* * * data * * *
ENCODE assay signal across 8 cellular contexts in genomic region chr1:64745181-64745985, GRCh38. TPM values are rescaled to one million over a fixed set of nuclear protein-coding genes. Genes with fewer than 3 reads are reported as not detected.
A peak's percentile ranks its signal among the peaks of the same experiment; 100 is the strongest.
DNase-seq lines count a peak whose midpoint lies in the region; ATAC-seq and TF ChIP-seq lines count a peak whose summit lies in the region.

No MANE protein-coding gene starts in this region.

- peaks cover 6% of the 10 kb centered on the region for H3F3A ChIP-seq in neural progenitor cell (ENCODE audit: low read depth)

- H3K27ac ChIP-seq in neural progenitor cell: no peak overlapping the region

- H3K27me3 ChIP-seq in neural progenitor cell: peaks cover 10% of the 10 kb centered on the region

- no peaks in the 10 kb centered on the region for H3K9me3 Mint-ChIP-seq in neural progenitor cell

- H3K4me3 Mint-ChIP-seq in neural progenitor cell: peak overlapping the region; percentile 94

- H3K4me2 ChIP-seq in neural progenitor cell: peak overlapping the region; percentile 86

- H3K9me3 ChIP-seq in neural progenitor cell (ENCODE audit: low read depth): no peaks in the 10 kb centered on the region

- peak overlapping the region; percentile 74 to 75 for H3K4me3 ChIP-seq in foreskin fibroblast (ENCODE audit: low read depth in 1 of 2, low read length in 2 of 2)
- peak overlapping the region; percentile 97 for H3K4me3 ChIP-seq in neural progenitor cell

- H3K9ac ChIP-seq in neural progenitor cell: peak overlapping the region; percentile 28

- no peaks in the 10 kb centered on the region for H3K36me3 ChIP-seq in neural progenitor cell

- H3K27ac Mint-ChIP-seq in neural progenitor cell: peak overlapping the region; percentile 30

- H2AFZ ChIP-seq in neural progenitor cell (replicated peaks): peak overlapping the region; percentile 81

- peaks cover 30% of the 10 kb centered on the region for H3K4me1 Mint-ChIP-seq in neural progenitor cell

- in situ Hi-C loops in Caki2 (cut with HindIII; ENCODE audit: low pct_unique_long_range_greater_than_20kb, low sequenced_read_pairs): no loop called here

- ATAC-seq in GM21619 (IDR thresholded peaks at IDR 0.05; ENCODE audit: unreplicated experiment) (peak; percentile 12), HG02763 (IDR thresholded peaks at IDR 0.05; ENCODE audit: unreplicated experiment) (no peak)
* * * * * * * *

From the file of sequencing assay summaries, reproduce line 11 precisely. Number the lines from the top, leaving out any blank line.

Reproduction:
- H3K9me3 ChIP-seq in neural progenitor cell (ENCODE audit: low read depth): no peaks in the 10 kb centered on the region